How I Replaced My Broken Garage Door Torsion Springs

Waking up one morning to discover your garage door won’t budge is never fun. That’s exactly what happened to me last month when both of the torsion springs on my garage door finally gave out after years of use. As any homeowner knows, calling a garage door pro can cost a pretty penny, often in the $300-500 range just for a basic spring replacement job. Determined not to drop that kind of cash, I decided to try replacing the springs myself. Here’s how my DIY torsion spring replacement project went down.

The first step was watching every YouTube video I could find on the torsion spring replacement process to familiarize myself with the steps involved. I wanted to fully understand the safety risks before attempting anything. Garage door springs under heavy tension can cause serious injury if they slip or break during installation. After gaining confidence in my understanding, I gathered all the necessary tools – a spring pulling tool, cable drum holders, threaded rods, goggles, work gloves and a few other basics.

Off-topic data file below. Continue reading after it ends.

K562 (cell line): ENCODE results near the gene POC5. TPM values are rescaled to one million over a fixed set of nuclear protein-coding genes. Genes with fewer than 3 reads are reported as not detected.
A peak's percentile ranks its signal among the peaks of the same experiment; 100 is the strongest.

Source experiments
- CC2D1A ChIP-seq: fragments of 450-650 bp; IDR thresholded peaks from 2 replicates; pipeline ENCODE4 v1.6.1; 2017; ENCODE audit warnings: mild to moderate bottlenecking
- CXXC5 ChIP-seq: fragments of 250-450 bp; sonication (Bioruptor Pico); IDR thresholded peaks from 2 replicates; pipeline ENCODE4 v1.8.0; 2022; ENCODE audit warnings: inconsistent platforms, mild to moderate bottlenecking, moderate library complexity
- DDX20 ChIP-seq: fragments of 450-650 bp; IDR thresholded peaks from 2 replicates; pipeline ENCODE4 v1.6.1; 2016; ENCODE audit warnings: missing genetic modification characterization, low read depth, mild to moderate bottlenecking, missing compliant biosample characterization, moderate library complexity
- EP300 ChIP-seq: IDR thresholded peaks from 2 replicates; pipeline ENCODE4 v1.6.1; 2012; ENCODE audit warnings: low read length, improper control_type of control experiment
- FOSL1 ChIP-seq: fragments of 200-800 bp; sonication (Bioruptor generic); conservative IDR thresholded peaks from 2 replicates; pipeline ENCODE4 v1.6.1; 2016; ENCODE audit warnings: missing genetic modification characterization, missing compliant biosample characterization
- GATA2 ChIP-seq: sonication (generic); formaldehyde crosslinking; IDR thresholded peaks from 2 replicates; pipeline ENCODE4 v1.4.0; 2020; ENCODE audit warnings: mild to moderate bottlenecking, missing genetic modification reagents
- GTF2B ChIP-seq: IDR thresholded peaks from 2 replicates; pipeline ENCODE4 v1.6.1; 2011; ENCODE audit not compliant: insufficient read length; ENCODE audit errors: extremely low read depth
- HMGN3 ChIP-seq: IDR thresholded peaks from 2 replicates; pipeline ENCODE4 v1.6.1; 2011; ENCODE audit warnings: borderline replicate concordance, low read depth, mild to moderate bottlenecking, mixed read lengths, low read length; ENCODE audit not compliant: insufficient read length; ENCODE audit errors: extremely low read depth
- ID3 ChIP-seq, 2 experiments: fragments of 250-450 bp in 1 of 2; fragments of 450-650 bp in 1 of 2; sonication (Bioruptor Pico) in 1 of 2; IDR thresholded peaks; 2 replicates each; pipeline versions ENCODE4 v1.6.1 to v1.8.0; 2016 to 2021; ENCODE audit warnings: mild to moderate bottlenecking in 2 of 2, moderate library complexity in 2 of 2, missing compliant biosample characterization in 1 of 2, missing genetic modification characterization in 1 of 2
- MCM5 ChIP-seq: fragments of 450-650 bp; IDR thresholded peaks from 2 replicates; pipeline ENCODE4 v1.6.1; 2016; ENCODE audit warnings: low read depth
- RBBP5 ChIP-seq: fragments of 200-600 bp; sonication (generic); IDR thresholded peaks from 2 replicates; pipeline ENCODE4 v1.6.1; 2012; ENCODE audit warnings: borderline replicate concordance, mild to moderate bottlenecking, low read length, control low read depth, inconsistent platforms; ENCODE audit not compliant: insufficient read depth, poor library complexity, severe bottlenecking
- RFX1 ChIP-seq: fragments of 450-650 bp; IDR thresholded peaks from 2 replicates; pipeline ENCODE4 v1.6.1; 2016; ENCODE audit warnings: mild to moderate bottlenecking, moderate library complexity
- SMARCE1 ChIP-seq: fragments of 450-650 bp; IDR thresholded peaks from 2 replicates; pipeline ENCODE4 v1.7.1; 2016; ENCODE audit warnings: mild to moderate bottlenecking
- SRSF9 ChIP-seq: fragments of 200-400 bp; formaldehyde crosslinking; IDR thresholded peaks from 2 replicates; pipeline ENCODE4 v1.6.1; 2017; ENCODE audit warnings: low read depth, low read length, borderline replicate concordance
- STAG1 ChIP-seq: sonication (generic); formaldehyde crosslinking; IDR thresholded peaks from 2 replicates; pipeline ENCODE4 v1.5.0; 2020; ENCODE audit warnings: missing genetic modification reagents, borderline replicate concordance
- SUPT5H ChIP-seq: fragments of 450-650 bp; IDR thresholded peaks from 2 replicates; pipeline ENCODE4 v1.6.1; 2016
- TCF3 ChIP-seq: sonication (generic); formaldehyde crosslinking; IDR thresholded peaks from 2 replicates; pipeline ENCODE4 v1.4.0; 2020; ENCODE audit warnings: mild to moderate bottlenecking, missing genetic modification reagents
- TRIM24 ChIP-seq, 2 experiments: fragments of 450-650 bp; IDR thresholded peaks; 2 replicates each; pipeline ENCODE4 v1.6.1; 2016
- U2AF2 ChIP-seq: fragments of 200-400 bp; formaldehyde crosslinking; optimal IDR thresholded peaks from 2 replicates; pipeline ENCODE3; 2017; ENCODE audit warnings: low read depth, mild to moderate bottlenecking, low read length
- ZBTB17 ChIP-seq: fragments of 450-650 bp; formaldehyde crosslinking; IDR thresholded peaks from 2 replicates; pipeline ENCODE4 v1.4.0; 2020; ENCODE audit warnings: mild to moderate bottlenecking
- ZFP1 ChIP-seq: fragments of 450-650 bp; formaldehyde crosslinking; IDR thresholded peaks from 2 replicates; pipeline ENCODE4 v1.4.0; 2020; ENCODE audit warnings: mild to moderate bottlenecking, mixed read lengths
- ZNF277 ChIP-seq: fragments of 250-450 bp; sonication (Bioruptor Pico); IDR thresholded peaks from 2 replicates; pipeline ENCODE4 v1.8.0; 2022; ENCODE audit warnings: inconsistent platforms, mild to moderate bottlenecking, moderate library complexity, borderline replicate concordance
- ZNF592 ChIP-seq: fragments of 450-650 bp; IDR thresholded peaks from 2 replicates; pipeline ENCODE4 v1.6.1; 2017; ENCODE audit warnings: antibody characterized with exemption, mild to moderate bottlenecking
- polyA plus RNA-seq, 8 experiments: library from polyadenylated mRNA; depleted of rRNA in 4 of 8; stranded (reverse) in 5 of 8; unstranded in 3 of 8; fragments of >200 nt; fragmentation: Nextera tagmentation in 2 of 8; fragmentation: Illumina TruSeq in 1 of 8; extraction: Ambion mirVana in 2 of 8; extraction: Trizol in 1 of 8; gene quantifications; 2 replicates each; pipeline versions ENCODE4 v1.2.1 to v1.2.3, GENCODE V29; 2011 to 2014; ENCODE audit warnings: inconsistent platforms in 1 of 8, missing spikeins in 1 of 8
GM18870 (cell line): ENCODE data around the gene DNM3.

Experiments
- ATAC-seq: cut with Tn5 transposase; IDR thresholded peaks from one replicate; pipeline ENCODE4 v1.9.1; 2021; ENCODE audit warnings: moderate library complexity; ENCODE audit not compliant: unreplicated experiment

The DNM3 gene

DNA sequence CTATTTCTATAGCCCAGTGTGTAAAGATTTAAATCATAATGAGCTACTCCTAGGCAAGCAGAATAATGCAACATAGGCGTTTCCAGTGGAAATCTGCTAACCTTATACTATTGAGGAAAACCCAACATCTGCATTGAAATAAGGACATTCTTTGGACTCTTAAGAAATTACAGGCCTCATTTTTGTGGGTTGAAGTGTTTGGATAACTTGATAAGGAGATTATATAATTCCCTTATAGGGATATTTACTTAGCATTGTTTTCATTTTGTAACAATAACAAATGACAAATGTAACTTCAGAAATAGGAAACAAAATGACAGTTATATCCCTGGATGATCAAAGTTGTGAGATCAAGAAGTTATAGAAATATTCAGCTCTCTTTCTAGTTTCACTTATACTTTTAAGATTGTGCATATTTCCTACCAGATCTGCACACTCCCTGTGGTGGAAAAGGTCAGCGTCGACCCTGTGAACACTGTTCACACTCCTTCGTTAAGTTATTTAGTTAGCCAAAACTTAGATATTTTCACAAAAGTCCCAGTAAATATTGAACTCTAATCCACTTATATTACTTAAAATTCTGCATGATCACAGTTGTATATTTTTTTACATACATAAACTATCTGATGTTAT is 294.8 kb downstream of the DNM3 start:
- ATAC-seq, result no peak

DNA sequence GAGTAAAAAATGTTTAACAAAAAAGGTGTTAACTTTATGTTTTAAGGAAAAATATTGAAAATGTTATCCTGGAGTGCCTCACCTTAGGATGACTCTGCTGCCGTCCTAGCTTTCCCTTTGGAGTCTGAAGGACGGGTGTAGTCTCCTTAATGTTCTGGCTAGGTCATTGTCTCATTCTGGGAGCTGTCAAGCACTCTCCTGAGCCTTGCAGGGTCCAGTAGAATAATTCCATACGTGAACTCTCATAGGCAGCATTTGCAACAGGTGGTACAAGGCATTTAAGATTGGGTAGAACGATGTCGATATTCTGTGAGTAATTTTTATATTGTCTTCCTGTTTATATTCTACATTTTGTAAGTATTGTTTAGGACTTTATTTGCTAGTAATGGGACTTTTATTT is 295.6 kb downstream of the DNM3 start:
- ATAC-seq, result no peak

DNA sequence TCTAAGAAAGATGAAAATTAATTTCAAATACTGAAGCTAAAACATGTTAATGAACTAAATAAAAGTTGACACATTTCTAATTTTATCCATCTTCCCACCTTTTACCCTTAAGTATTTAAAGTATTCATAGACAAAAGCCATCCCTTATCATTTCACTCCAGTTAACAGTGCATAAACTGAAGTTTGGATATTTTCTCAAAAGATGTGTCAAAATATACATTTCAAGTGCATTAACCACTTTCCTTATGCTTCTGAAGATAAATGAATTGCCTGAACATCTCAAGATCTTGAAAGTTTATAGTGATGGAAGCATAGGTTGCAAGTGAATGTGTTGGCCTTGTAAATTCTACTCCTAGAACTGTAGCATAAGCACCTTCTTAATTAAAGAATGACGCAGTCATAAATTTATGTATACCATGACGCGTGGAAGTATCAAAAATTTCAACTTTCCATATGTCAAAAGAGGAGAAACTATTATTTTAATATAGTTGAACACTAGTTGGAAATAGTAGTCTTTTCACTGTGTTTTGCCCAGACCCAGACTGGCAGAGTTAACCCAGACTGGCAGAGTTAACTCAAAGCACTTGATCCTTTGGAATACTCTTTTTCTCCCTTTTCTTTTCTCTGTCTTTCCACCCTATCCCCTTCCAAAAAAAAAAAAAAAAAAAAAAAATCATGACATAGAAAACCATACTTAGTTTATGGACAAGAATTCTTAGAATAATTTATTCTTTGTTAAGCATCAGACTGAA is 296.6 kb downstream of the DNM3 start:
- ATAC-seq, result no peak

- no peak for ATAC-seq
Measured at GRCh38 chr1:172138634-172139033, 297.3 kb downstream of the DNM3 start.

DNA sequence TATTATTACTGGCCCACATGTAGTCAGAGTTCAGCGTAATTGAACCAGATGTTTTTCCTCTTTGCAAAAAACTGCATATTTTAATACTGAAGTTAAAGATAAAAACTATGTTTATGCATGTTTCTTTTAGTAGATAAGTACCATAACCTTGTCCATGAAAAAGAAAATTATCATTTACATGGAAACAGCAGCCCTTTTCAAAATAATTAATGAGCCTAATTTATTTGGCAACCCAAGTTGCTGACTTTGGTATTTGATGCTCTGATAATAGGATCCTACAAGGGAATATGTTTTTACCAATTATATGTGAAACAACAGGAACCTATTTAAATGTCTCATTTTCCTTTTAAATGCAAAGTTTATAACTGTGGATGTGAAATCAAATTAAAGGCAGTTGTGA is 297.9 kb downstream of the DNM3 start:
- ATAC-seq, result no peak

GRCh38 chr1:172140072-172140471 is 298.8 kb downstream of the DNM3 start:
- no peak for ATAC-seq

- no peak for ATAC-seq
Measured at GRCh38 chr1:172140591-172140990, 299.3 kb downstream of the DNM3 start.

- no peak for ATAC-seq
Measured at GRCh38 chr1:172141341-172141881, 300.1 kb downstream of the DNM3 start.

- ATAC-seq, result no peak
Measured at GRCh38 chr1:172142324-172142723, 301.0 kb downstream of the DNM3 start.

Torsion springs sit horizontally above the garage door, using coiled tension to help lift and balance the door. They can be as long as 8 feet each! My biggest fear was not having the strength to remove the old springs still under tension. Using the spring pulling tool from both sides, I was able to safely wind each spring counter-clockwise to remove the tension gradually. From there, removing and replacing the drums and end bearings went smoothly.

Installing the new springs took more effort. I had to rapidly wind each spring clockwise multiple times using a tube of PVC for leverage, carefully avoiding getting pinched fingers. Gradually adding tension was key. Using a measuring tape, I ensured the new springs were at the right length markings before securing the ends. The door rose and fell with ease again once complete.

While physically taxing, it was empowering to successfully tackle such an intimidating repair myself. A few close calls had my heart racing, but with patience and care, I overcame the challenges. Overall, the project took about 4 hours versus waiting who-knows-how-long and paying big bucks to a pro. While I’d still recommend a technician like Garage Door Spring Repair in Richmond for larger installations or irregular issues, basic spring replacements are totally doable for homeowners. Just take all necessary safety precautions and go slowly. With the money I saved, my wife and I treated ourselves to a nice dinner out – a reward well-earned!

Now when other garage door issues pop up, I feel more confident trying a DIY repair before calling in the cavalry. Basic maintenance and small fixes can go a long way to keeping an older system running smoothly. Being handy also means I’ll never get stuck waiting for a repair professional. The sense of pride from learning a new skill definitely makes the effort worthwhile too. I’m looking forward to tackling more projects around the house on my own terms from now on.